Florida’s ornamental plant industry flourishes due to environmental conditions that allow for a 12-month growing season. Florida leads the nation in production of tropical foliage, and Miami-Dade County ranks number one in nursery and landscape production with sales reaching $2 billion annually. The well-advertised El Niño pattern made its presence felt this past winter in south Florida with the wettest conditions since record keeping began in 1932. As a result, ornamental nursery growers contended with a higher incidence of root rots, crown rots, and foliar blight diseases, confirmed by samples submitted to the University of Florida’s Extension Plant Diagnostic Clinic in Homestead, FL. The present study focused on environmental conditions occurring over the past 4 years and included rainfall, solar radiation, and temperature variables and examined their influence on the incidence of diseases affecting ornamental plants. Results indicated Pythium and Phytophthora species as the primary plant pathogens responsible for these diseases. The drastic increase of diagnostic samples identified as Pythium and Phytophthora can be attributed to the unusually wet weather experienced. These two oomycetes are well known for causing disease under wet conditions and growers should closely monitor weather forecasts and practice preventative disease management accordingly.
According to Baker and Linderman (1979), the more difficult a crop is to grow, the higher its value, the greater is the investment risk involved, and the fewer the growers who will successfully produce it. Ornamental plants showing any indication of disease are not acceptable, since they are grown primarily for aesthetics and high market quality standards. The environmental conditions that typically favor nursery production can also affect the quality and health of plant products. For instance, warm temperatures and high relative humidity are both conducive for proper plant growth and development of tropical foliage, but these conditions are also favorable for many disease-causing organisms.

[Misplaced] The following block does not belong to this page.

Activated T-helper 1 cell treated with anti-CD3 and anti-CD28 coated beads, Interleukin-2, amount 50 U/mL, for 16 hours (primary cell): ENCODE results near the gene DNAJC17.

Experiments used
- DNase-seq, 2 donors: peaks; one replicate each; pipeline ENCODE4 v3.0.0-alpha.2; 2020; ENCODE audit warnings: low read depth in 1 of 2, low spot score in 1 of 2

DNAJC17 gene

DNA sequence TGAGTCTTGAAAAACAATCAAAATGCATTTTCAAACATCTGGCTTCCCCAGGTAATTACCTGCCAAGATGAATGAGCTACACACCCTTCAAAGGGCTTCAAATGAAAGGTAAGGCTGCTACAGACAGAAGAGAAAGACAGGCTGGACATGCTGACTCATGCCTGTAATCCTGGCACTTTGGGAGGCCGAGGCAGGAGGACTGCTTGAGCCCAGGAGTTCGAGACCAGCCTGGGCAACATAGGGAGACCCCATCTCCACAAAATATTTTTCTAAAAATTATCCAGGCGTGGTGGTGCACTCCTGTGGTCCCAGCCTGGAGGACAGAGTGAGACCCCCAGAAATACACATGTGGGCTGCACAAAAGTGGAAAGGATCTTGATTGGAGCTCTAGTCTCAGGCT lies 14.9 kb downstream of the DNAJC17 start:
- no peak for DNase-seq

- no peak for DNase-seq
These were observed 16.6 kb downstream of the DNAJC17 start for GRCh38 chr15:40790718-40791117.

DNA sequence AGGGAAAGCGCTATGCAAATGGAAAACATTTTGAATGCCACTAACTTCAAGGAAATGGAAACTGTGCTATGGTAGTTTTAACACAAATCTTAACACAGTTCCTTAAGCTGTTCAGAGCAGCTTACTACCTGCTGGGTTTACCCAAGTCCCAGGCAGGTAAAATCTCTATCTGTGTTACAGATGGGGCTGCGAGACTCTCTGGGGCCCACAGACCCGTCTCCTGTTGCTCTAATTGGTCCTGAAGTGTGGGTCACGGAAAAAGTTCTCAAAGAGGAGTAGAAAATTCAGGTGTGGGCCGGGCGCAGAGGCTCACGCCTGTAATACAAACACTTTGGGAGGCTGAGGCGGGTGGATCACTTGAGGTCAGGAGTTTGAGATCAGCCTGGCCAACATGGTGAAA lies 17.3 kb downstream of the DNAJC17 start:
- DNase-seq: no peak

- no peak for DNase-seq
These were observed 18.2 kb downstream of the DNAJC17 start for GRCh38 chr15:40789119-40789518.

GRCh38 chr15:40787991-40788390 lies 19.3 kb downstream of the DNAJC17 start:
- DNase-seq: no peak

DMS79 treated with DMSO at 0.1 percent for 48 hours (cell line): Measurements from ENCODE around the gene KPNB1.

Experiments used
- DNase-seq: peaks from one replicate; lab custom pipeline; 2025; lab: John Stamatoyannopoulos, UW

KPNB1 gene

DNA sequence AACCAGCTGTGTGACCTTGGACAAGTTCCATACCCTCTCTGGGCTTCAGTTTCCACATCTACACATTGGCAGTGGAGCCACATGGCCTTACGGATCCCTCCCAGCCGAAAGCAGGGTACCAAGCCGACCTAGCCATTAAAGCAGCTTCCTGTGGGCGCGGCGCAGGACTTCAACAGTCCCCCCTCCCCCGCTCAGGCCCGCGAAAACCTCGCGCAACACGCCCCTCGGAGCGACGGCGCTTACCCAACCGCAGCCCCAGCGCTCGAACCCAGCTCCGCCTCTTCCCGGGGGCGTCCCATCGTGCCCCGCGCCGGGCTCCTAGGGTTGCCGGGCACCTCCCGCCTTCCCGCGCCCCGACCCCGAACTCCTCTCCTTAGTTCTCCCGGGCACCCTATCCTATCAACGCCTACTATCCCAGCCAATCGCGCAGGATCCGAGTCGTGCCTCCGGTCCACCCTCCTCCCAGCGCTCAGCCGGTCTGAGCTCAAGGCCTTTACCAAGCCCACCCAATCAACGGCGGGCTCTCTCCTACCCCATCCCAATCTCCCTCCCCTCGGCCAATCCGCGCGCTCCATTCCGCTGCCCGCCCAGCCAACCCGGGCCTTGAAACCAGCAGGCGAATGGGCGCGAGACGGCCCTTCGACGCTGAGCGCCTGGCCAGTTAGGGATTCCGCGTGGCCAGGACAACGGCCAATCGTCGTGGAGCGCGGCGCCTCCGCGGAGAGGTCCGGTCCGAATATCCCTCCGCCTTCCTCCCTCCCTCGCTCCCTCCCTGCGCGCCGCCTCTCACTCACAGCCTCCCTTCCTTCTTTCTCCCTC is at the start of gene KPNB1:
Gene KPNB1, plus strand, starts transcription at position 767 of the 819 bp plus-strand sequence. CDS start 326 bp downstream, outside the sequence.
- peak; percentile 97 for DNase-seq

Ordinary weather in south Florida is divided by two seasons: the 5-month rainy season from June to October, when 70% of the year’s rain falls, and the 7-month dry season from November to May, also known as winter season [South Florida Water and Management District (SFWMD), 2013].
This past dry season (2015–16) was greatly influenced by El Niño, which is the warm phase of the El Niño/Southern Oscillation. El Niño winters typically bring increased episodes of cloudy, wet, and stormy weather to south Florida. Unfortunately, these environmental conditions are highly favorable for disease. Two predominant waterborne pathogens reported during the unusual wet “dry” season were Pythium and Phytophthora. Both are water molds meaning that both are ecologically favored by free water in soil and on foliage (Erwin and Ribeiro, 1996). Several other important waterborne diseases of ornamentals can be listed, but this initial research report focused on the genera Pythium and Phytophthora to underline the importance of variability and unpredictable weather conditions in high intense production areas of ornamental crops in Florida.